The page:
Last September, Google CEO Sundar Pichai announced a fairly ambition plan to bring free WiFi to 400 railway stations across India, a goal that would cover 10 million passengers a day, by the company’s count, making a small but meaningful impact on the estimated one billion-plus people in the country who aren’t connected to the internet.
In January, the roll out started, bringing high speed wireless to Mumbai Central station. Last week, the company announced that it had hit the 100 station milestone in under a year, an honor that belongs to the Udhagamandalam (Ooty) station, putting the plan at a quarter of its originally goal.
In an interview this week, Indian Railways Minister Suresh Prabhu announced that the partnership would double the amount of stations with WiFi in 2017, a comment that appears to have been misinterpreted by a number of local outlets to mean that Google would be bringing WiFi to an additional 200 stations next year, bringing the total up to 300 by year’s end.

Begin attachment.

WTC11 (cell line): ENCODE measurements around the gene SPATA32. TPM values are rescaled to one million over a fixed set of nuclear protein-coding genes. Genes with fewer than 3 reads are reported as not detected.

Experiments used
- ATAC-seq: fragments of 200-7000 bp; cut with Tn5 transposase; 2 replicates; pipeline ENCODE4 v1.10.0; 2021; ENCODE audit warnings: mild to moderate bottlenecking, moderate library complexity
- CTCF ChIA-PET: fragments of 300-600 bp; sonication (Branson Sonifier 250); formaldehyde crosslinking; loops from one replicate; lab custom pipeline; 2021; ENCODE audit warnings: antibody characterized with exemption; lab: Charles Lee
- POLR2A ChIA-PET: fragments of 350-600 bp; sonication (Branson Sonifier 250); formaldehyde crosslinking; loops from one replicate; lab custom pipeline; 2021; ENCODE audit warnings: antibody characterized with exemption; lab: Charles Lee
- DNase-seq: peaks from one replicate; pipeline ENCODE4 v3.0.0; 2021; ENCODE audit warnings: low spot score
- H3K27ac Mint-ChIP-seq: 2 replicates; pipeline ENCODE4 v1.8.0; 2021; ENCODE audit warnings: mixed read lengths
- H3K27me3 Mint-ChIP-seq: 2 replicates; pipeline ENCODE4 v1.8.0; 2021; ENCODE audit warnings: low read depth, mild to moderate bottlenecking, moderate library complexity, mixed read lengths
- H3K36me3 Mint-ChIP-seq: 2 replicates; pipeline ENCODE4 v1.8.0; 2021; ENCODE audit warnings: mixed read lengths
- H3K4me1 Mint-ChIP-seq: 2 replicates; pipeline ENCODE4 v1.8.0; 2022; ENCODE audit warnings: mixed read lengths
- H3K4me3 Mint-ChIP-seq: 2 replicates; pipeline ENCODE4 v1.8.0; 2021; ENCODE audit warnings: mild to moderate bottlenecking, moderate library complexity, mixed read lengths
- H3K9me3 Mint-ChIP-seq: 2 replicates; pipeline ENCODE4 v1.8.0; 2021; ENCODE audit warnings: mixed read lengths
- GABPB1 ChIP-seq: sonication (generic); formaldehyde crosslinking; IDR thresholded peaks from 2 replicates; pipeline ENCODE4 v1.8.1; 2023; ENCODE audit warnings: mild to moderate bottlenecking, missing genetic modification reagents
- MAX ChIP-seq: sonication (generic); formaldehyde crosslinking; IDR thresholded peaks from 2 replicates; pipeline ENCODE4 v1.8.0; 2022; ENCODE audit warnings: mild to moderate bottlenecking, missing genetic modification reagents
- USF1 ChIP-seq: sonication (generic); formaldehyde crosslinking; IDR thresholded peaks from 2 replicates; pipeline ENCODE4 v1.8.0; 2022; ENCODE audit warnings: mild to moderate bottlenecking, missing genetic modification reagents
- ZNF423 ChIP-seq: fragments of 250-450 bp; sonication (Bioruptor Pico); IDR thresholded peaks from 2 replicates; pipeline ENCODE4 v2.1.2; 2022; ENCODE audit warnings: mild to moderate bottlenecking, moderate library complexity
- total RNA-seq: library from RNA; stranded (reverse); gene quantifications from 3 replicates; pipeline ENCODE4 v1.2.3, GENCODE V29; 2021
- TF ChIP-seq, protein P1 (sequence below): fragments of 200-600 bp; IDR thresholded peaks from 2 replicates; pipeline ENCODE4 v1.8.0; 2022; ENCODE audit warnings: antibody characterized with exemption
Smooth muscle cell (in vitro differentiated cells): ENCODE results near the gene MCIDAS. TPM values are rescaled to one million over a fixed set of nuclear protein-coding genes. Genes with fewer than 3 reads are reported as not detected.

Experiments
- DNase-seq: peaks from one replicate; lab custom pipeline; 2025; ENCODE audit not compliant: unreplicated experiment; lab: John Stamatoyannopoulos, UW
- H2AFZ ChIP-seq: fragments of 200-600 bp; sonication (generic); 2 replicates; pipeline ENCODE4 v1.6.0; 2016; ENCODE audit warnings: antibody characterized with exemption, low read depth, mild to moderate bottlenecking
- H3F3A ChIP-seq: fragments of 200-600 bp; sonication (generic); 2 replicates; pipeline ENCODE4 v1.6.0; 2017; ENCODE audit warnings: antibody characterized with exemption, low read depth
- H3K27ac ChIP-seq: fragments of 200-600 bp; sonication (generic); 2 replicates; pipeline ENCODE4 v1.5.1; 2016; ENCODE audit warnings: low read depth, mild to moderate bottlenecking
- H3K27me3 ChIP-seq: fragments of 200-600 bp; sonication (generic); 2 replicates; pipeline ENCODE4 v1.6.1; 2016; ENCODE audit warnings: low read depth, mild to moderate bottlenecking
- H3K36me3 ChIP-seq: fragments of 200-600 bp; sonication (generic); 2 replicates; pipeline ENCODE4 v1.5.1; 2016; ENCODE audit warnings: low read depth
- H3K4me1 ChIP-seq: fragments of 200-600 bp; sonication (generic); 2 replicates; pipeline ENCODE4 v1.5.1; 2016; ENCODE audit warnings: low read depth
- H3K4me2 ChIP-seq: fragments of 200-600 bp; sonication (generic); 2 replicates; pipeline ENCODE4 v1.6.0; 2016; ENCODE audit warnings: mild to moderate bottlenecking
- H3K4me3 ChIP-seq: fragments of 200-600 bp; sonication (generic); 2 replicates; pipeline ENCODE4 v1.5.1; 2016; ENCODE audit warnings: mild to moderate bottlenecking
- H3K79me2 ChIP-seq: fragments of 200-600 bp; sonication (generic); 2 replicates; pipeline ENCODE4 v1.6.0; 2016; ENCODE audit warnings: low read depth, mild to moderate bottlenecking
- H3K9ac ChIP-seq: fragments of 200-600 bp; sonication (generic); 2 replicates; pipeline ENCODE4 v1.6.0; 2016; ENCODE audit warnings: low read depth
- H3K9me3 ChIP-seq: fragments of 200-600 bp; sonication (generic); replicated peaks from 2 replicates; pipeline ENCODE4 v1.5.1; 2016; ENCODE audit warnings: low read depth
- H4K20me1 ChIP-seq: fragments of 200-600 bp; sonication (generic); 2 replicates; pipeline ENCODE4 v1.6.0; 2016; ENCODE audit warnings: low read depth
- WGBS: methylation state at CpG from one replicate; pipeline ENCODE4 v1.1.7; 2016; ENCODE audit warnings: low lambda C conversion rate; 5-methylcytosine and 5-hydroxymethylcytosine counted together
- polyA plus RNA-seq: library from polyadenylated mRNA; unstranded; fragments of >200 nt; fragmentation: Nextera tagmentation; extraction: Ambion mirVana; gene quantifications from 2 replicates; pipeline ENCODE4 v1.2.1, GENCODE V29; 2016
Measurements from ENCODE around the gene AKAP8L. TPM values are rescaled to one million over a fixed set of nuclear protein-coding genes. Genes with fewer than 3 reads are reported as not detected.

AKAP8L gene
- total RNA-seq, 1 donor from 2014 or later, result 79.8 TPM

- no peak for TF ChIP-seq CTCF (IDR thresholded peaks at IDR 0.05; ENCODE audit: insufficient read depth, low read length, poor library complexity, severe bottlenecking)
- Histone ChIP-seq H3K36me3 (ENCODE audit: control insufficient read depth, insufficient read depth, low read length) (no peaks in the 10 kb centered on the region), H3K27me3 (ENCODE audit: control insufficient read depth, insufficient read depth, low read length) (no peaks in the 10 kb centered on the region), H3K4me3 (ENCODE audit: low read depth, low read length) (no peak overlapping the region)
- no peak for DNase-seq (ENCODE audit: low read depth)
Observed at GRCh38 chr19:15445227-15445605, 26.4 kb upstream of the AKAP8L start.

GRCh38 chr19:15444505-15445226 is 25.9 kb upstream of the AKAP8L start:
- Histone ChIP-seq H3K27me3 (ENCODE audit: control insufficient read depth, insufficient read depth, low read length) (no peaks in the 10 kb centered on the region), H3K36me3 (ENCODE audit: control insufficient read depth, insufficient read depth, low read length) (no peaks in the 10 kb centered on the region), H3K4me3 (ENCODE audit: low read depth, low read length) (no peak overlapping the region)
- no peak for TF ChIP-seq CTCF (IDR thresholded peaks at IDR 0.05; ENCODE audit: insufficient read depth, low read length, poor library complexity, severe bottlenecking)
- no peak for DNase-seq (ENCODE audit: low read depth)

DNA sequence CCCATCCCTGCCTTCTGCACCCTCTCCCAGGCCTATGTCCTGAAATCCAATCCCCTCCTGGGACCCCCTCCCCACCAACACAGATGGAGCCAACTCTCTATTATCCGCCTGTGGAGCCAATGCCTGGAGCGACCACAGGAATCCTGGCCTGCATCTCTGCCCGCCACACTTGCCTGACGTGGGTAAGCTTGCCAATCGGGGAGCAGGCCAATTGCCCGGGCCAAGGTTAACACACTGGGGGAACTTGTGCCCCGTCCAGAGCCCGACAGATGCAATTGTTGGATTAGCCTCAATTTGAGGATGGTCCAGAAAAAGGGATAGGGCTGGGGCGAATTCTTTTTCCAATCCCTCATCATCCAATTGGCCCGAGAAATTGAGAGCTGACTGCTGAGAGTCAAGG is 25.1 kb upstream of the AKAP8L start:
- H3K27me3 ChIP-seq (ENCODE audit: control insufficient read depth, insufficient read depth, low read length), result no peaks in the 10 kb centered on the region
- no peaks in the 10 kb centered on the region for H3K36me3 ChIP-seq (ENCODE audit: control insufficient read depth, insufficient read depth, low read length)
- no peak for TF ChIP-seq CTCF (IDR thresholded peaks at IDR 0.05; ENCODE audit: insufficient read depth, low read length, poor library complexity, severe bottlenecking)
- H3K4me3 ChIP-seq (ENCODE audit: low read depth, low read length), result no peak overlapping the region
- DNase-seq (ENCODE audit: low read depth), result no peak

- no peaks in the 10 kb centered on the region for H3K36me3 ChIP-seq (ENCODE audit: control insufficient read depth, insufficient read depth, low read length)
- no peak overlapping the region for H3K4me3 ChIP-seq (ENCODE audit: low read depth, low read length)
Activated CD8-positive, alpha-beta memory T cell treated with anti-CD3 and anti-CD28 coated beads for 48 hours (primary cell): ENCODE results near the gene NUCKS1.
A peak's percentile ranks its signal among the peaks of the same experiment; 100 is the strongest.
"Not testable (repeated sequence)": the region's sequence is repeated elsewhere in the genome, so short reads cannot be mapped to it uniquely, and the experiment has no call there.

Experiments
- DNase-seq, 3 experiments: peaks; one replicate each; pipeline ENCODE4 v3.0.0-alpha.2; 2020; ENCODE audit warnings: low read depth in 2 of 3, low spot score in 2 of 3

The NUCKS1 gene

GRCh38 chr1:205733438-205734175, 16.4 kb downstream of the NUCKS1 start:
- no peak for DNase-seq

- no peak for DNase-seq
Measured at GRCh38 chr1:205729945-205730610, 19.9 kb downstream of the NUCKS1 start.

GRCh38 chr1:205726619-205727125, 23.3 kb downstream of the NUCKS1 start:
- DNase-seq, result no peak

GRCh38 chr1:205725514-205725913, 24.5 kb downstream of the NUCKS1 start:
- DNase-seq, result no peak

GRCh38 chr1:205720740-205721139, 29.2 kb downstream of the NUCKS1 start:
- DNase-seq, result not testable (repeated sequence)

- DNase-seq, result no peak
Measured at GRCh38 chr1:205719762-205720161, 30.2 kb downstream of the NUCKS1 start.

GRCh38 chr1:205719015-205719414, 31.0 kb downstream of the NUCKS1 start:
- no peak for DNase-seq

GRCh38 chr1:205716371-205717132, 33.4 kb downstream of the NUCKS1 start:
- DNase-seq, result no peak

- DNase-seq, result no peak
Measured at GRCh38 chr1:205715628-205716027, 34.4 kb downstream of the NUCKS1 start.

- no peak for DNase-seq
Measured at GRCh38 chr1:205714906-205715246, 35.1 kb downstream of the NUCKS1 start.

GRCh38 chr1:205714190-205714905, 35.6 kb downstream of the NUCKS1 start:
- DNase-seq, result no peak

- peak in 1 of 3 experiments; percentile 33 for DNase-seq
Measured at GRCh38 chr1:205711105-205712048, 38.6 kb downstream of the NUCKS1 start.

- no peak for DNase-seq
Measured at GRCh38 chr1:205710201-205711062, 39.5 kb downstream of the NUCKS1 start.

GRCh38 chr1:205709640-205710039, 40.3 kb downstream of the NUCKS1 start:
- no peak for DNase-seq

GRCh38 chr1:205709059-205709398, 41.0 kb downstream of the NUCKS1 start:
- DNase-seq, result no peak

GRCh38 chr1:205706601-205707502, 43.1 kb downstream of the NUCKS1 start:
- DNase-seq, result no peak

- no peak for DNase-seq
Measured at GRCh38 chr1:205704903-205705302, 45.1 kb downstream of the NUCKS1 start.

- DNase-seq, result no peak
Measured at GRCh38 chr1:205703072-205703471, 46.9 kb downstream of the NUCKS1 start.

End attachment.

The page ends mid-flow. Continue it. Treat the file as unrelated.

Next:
While Google has yet to announce an official goal for 2017, someone at the company has since confirmed with us the source of the confusion. So, the additional 100 stations added to the list would bring the total up to 200 by year’s end. An admirable goal nonetheless.